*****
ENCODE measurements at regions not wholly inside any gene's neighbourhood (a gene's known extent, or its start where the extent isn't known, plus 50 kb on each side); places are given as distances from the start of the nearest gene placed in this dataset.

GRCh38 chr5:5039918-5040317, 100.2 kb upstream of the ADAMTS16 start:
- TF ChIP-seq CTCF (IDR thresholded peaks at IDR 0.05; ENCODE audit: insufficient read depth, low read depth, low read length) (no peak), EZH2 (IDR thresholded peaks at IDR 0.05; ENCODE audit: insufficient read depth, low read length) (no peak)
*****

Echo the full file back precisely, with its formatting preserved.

ENCODE measurements at regions not wholly inside any gene's neighbourhood (a gene's known extent, or its start where the extent isn't known, plus 50 kb on each side); places are given as distances from the start of the nearest gene placed in this dataset.

GRCh38 chr5:5039918-5040317, 100.2 kb upstream of the ADAMTS16 start:
- TF ChIP-seq CTCF (IDR thresholded peaks at IDR 0.05; ENCODE audit: insufficient read depth, low read depth, low read length) (no peak), EZH2 (IDR thresholded peaks at IDR 0.05; ENCODE audit: insufficient read depth, low read length) (no peak)